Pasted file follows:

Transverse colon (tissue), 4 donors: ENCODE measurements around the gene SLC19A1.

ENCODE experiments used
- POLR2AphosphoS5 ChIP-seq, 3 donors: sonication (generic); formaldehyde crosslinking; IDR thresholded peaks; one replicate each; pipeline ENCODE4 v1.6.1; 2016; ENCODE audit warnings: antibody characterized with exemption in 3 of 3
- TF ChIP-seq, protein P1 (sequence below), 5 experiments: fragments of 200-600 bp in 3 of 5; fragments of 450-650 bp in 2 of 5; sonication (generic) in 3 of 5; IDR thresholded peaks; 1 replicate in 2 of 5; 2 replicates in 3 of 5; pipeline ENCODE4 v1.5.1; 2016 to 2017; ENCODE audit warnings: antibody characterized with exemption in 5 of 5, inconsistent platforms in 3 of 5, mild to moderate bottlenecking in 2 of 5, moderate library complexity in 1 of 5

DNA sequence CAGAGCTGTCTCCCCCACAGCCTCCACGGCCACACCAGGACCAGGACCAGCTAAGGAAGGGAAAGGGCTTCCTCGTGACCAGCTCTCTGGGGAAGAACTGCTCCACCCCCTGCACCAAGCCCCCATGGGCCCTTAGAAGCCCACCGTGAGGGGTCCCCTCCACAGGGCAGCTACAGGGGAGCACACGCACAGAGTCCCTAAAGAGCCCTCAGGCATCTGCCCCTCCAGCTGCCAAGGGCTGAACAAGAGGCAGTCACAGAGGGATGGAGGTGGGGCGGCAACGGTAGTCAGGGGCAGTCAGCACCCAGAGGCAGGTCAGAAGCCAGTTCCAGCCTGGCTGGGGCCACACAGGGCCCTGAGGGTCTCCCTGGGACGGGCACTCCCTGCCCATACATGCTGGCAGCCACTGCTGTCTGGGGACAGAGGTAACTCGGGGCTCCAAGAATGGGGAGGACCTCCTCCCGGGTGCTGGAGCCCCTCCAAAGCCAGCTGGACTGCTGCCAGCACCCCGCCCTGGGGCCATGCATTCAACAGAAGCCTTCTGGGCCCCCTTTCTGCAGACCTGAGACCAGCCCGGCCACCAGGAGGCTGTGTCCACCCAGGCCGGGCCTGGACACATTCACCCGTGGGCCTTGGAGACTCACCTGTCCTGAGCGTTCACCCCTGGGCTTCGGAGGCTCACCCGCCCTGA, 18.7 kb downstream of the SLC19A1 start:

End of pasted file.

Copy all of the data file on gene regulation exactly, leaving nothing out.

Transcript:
Transverse colon (tissue), 4 donors: ENCODE measurements around the gene SLC19A1.

ENCODE experiments used
- POLR2AphosphoS5 ChIP-seq, 3 donors: sonication (generic); formaldehyde crosslinking; IDR thresholded peaks; one replicate each; pipeline ENCODE4 v1.6.1; 2016; ENCODE audit warnings: antibody characterized with exemption in 3 of 3
- TF ChIP-seq, protein P1 (sequence below), 5 experiments: fragments of 200-600 bp in 3 of 5; fragments of 450-650 bp in 2 of 5; sonication (generic) in 3 of 5; IDR thresholded peaks; 1 replicate in 2 of 5; 2 replicates in 3 of 5; pipeline ENCODE4 v1.5.1; 2016 to 2017; ENCODE audit warnings: antibody characterized with exemption in 5 of 5, inconsistent platforms in 3 of 5, mild to moderate bottlenecking in 2 of 5, moderate library complexity in 1 of 5

DNA sequence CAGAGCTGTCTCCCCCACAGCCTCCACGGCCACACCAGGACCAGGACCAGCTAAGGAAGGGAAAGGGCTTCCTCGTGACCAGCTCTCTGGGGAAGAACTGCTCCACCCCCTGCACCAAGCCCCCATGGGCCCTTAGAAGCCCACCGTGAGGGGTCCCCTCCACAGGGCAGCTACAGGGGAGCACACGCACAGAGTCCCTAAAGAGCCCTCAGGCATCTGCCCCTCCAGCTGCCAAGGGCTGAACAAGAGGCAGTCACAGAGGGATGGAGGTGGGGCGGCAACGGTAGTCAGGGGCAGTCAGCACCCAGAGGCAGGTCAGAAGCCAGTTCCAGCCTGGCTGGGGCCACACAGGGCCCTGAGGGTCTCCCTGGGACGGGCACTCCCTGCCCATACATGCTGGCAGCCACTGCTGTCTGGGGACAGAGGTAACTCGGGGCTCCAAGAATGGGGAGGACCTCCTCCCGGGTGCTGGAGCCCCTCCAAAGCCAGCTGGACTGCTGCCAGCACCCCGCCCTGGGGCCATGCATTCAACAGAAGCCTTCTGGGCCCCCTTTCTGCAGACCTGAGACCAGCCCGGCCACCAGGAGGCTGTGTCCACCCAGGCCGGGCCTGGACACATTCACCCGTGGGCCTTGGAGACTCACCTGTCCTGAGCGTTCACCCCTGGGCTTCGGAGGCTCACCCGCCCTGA, 18.7 kb downstream of the SLC19A1 start: